This, in essence, is what Magyar and Mandel did experimentally. Two independent ruby lasers (still called ‘optical masers’ at that time: this experiment took place only 3 years after the invention of the laser) serve as sources for the experiment. To quote the paper,
Two light beams from two independent ruby masers are aligned with the help of two adjustable 45º mirrors and superposed on the photocathode of an electronically gated image tube. The tube is magnetically focused and the image produced on the output fluorescent screen is photographed.
The detector, in essence, is a sort of crude television: light illuminating the photocathode releases electrons, which are accelerated to a fluorescent screen, producing a photographable image.
The two lasers are ‘fired’ at the same time; however, they emit their energy randomly in a series of very short pulses, and the pulses from the individual lasers may or may not overlap. Part of each laser field is split off and sent to a coincidence counter, and the detector is only activated when two pulses arrive at the same time. A simplified schematic of the experiment, adapted from the paper, is pictured below:
This experiment is very much like Young’s double slit experiment and, if successful, should produce an interference pattern very much the same. The results from the paper are shown below:
Thanks to the weakness of the fringe pattern and the poor photo reproduction of the era, the photograph is a bit of a Rorschach test of a scientific result. the microphotometer tracing below it, though, is unambiguous: the fields from the two independent lasers produce a fringe pattern!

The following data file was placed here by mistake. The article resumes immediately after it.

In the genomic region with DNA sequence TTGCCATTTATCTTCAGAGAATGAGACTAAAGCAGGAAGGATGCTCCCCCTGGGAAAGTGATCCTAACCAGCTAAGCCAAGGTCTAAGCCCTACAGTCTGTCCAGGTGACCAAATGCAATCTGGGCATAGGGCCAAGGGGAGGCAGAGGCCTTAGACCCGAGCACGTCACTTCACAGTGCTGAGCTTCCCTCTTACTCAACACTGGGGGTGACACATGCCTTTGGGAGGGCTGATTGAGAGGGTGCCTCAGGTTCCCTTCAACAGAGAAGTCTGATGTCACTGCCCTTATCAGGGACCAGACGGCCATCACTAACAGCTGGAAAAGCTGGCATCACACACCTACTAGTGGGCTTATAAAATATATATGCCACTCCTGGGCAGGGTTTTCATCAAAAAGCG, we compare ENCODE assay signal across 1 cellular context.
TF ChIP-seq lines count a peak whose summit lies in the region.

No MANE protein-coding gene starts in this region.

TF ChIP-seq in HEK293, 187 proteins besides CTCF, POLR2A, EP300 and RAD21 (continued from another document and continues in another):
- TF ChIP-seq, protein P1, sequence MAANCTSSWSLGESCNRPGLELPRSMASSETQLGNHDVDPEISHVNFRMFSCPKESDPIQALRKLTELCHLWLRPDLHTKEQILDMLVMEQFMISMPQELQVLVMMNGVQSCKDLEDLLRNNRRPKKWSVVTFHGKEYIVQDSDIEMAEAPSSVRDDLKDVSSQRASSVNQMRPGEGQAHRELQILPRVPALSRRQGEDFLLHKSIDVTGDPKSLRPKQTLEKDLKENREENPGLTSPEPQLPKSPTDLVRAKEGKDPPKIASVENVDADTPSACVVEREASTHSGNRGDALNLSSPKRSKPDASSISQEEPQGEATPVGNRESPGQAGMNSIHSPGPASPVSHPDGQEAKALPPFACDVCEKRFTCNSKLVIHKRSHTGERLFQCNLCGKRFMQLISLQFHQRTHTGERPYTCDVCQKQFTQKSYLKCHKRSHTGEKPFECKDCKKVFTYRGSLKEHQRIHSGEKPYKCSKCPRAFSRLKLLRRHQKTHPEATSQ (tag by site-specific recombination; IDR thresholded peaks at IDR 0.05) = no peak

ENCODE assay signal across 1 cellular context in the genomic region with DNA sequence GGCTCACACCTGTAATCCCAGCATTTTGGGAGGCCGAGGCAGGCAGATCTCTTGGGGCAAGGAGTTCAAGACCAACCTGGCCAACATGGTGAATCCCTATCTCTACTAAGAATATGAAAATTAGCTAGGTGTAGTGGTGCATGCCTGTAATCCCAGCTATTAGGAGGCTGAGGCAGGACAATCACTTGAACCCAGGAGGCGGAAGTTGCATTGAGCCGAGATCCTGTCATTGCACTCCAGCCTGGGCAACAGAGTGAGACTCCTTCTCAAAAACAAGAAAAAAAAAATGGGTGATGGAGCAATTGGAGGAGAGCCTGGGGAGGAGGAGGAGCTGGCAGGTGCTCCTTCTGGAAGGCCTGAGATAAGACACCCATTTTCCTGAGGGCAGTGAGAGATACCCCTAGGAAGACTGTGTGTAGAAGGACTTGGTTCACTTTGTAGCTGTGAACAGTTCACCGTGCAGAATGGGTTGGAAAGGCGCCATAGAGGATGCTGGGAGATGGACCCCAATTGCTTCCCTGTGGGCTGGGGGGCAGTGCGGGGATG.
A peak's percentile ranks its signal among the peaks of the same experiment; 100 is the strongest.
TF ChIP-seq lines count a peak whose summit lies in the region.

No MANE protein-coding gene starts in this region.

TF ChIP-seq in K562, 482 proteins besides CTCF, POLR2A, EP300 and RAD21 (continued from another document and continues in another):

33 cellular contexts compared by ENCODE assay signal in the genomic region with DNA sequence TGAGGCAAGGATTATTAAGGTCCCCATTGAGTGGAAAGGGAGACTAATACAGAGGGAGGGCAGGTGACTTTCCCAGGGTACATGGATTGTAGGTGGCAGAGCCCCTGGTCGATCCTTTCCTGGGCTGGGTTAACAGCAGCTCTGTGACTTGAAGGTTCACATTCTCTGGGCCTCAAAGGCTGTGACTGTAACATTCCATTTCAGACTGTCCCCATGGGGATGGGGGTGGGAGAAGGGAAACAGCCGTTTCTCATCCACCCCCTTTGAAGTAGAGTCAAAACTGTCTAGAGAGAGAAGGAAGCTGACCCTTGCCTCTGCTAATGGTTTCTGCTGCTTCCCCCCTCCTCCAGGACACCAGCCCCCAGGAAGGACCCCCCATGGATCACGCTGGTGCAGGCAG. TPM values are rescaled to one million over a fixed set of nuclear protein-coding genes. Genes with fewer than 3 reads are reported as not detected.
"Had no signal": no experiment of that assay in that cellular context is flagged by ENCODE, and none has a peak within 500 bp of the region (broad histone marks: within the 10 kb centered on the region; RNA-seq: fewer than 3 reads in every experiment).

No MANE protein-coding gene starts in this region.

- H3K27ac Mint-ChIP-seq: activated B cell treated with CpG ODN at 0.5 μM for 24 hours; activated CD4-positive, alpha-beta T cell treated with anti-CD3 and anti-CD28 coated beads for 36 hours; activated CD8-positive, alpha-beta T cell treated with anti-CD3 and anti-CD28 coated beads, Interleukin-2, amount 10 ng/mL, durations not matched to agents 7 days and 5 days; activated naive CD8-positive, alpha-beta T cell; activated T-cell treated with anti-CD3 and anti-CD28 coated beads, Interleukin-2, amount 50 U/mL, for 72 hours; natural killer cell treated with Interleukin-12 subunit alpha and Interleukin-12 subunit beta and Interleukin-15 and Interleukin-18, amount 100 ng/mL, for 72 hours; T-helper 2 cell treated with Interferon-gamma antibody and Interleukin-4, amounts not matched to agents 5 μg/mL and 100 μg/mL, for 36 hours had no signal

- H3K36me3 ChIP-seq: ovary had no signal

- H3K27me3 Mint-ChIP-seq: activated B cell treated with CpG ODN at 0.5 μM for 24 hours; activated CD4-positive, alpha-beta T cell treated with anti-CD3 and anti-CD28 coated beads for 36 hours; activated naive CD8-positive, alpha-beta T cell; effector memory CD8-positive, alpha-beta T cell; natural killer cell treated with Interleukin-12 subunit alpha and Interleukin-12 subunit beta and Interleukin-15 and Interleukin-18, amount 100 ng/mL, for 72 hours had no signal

As we have said, fringes are visible as long as the two fields maintain a definite phase relationship with respect to one another, i.e. as long as they both remain essentially monochromatic. As this is in essence the definition of the coherence time, the two fields will produce a visible interference pattern as long as the pattern is recorded on a time scale short compared to the coherence time.
This experiment was one of many clever experiments done by Leonard Mandel to study the quantum mechanical nature of light. Mandel, until his death in 2001, was one of the founders and leading researchers of this field of quantum optics, which has led into the study of such science fiction-y topics as quantum teleportation, quantum computing, and quantum cryptography. This experiment on interfering independent light fields was a prelude to even more amazing work Mandel would do once he moved to the University of Rochester.
In fact, only four years after the experiment, Mandel, along with R.L. Pfleegor3, would take it a step further: the collaborators demonstrated that interference effects from independent light beams could still be found even when the intensity of the light fields is so low that, with high probability, one photon is absorbed before the next one is emitted by either source! In such a case, one cannot even imagine that the interference is produced by the interference of a pair of photons! An interpretation of these results requires much more quantum mechanical thinking than we have time for in this post. It should be noted, though, that the effect is somewhat analogous to the single-photon Young’s double slit experiment mentioned above.
(Full disclosure: I actually knew Mandel, though not well, while I was a student at the U of R. In fact, I had an office right next door to his.)
1 P.A.M. Dirac, Quantum Mechanics (Oxford University Press, London, 1958), 4th ed, p. 9.
2 G. Magyar and L. Mandel, “Interference fringes produced by superposition of two independent maser light beams,” Nature (London) 198 (1963), 255.
3 R.L. Pfleegor and L. Mandel, “Interference of independent photon beams,” Phys. Rev. 159 (1967), 1084.